In addition, force can also be used in self-defence in order to lawfully prevent the commission by a person of a criminal offence.

Cyprus[6]

Under the Constitution of Cyprus, lethal force can only be used ‘in defence of person or property against the infliction of a proportionate and otherwise unavoidable and irreparable evil’ and must be ‘no more than absolutely necessary’.

United Kingdom

The UKdoes not have a codified constitution and as such the right of self-defence stems from the common law[7], some codified primary sources of legislation[8] and the ECHR[9]. The basic position is that a person may use such force as is reasonably necessary in the circumstances[10].  What is ‘reasonably necessary’ is to be decided in view of particular circumstances, but in any event the concept incorporates necessity and proportionality of defensive response.

Panama[11]

Article 32 of the Penal Code states that a person does not commit an offence if such person acts in self-defence of ‘oneself, his rights or a third person or property, if circumstances so require’. The circumstances include ‘existence of an unjust aggression, actual or imminent’. The force must however be used rationally and not in excess of what is necessary to repel the attack.

The above demonstrates that self-defence is generally implemented in accordance with the same core principle – the evil caused shall be lesser than the evil sought to be avoided[12]. This approach is closely related to necessity and proportionality of one’s actions and reflected in the Series 100. Nevertheless, despite clear agreement on the existence of international principles governing the concept of self-defence, seamless and universal application cannot be guaranteed by the states in the military context, let alone in relation to utilisation of citizen’s constitutional right of self-defence in commercial security. The problem can be exemplified by a debate at an international level in 2003, when the US invaded Iraq. Some countries believed that US intervention was entirely pre-emptive in nature and therefore could not be justified as self-defence due to the lack of ‘imminent threat’. The other group of countries argued that, although reliance on pre-emptive actions has historically been avoided (i.e. the Cold War), the use and interpretation of ‘anticipatory defence’ or broader pre-emptive action should be changed in the post 9/11 era of global terrorism.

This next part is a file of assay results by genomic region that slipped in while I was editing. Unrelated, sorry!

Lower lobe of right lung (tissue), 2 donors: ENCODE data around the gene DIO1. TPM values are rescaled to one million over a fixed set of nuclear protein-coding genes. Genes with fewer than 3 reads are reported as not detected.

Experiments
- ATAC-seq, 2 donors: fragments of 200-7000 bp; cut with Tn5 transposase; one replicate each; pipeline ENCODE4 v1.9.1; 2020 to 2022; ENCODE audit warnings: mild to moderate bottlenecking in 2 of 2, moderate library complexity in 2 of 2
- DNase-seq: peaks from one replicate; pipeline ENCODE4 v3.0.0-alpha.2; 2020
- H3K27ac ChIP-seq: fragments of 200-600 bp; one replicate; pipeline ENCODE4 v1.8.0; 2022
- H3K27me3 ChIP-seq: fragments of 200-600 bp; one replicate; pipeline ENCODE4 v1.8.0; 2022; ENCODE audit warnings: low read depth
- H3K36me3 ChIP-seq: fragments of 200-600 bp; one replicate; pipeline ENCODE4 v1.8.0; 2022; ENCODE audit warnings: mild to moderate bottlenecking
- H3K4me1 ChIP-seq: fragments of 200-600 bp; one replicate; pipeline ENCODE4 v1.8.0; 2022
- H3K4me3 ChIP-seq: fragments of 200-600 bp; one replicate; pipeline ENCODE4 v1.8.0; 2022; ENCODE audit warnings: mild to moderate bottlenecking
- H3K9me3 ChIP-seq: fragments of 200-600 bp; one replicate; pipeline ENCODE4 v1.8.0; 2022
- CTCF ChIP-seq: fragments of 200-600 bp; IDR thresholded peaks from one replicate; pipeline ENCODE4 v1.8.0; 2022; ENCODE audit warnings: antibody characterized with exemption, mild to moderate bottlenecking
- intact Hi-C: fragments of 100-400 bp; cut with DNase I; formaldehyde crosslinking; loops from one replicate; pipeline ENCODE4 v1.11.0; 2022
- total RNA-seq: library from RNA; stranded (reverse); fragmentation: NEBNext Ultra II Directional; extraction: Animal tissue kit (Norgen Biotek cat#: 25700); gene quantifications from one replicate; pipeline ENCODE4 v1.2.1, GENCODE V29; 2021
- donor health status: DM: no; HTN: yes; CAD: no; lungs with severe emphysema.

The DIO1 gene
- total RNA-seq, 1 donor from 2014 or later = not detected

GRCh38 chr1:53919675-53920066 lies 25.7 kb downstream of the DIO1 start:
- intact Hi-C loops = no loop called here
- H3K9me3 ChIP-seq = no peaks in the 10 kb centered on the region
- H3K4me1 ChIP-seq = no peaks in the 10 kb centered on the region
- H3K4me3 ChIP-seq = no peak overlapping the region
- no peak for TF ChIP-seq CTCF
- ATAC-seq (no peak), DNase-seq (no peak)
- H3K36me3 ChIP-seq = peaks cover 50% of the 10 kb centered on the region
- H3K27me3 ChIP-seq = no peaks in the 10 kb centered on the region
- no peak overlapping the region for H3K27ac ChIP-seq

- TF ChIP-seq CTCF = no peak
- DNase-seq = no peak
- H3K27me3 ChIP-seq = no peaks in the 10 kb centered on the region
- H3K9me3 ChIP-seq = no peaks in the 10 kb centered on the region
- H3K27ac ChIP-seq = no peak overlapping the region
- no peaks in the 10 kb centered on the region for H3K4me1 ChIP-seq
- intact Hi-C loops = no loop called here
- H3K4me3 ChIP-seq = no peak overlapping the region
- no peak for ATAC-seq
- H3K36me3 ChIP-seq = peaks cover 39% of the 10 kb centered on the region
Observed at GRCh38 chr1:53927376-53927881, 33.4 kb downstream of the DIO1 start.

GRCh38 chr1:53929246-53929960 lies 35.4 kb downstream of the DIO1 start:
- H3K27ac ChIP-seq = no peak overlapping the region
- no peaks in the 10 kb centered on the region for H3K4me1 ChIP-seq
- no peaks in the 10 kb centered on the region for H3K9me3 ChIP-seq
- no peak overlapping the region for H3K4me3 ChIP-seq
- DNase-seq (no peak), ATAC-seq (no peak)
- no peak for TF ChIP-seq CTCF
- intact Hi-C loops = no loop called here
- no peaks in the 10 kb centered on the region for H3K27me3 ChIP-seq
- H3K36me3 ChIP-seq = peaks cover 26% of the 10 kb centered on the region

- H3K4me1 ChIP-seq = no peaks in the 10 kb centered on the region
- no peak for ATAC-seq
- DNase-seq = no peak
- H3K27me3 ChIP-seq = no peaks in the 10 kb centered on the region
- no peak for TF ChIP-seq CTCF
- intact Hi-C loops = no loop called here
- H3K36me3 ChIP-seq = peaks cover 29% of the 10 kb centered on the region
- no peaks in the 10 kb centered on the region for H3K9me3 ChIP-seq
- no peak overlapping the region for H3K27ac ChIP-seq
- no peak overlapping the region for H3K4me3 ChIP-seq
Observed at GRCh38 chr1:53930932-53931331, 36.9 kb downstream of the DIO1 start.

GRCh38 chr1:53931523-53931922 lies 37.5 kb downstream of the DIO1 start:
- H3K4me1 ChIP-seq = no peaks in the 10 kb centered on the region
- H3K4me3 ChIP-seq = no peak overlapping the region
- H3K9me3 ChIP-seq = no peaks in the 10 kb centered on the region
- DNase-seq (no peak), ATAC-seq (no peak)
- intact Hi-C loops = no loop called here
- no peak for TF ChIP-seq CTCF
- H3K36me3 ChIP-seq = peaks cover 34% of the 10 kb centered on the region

100 SERIES RUF

It has been argued that in order to achieve a success the 100 Series needs to be openly endorsed by the states. Whether this would bring a significant change is debatable in view of the fact that at least some of the states have already taken steps to monitor PMSCs by implementing accreditation processes and thereby reviewing not only the RUF but other relevant documentation, including the Standard Operating Procedures. In any event flag state approval will not be issued without prior submission of the RUF. Most of the well-established companies operate under RUF drafted by reputable lawyers, often established in many of the most common flag states.  Therefore, it comes as no surprise that many RUF are already remarkably similar, being based on the same sources. Currently utilised RUF would have by now been in use on many transits and seen by most of the ‘popular’ maritime authorities.  Thus, in the view of many, the nuanced status quo may be more attractive than chasing an unattainable nirvana.